Three is the key for better health
Eating three servings of whole grains per day:
• Decreases risk of heart disease and high blood pressure
• Decreases the risk of developing Type 2 diabetes
• Cuts the risk of pancreatic cancer by up to 40%
• Lessens colon and rectal cancer risk
• Helps control weight
For recipes visit the Whole Grains Council at http://wholegrainscouncil.org.
Source: Balanced Choices for a healthy lifestyle monthly nutrigram
Vision Health
Canadian National Institute for the Blind (CNIB) designated May as Vision Health month.  Vision loss can be caused by eye problems that are present from birth, by conditions that appear later in life, or by infections or environmental factors.  There are many things you can do in your daily life to take care of your eyes and keep your vision healthy.
 
Ten Simple Steps to Help Prevent Vision Loss:

1. Have your eyes examined regularly by an eye-care professional, and don't ignore changes in your vision.
• Serious eye conditions such as glaucoma and age-related macular degeneration (AMD) can be present in your eye without any symptoms of eye disease. Other conditions, such as diabetic retinopathy, can progress rapidly if left untreated. Early detection is important to ensure prompt diagnosis and treatment.
• You may have a higher risk of developing vision loss if you have a family history of eye disease, light-coloured eyes and skin, are diabetic, overweight, over age 50 or a smoker.
 
2. Quit smoking.
• People who smoke are 3 to 4 times more likely to develop AMD, which is the number one cause of significant vision loss in people over 50 in Canada. Quitting now can reduce the risk.
 
3. Get healthy.
• Research has shown that a diet high in fats and low in nutrients may increase the risk of developing AMD. Increase your intake of fish high in omega-3 fatty acids, fresh fruit and dark green leafy vegetables as they provide nutrients and antioxidants that are healthy for the macula.
• Keep active: excess weight, a sedentary lifestyle and high blood pressure are all risk factors for AMD and diabetic retinopathy.

4. Protect your eyes from sunlight.
• Exposure to sunlight is associated with a higher risk of developing AMD and cataracts. Wear a hat with a brim, and choose sunglasses that provide at least 98 per cent protection from ultraviolet (UV) rays: check the vendor tag for the UV rating before you buy.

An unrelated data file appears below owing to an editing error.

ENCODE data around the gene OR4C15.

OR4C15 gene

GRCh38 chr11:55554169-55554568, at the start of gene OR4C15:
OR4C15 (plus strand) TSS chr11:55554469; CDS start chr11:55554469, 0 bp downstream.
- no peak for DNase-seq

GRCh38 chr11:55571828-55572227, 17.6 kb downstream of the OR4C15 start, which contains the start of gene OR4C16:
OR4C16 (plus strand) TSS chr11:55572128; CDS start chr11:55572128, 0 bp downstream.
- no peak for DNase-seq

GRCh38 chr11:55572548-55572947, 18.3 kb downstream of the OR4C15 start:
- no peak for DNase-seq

5. Wear eye protection.
• When playing sports or working with power tools, protect your eyes with Canadian Standards Association-approved safety glasses or goggles. You don't need a prescription for them, and most hardware and sporting-goods stores carry a good selection.
 
6. Consider vitamin supplements.
• If you are diagnosed with dry AMD, talk to your eye doctor about using a special formulation of high-dosage vitamin supplements that has been shown to be effective in lowering the risk of developing the advanced form of AMD.
7. Prevent diabetes.
• Most people with diabetes are at a high risk of developing diabetic retinopathy and other vision problems.
 
8. Manage diabetes (if you already have it).
• Significantly lower your risk of diabetic retinopathy. It’s particularly crucial if you have Type 1 diabetes to control your blood pressure, sugar and lipid (fat) levels.
 
9. Keeping drinking moderate.
• Lower the risk of developing cataracts, since heavy drinking of alcoholic beverages is a known risk factor.
 
10.  Using an Amsler Grid.
• Be more likely to catch wet AMD in the early stages, when it’s much easier to treat. Wet AMD causes significant vision loss, usually very quickly. The Amsler Grid – a test you can easily do at home – is highly recommended if you are over 50, have a family history of AMD or have dry AMD (which often progresses to wet AMD).
• Check your vision with the Amsler Grid (Source: http://www.cnib.ca/en/your-eyes/eye-conditions/amd/diagnosing/amsler-grid/)

Source: www.cnib.ca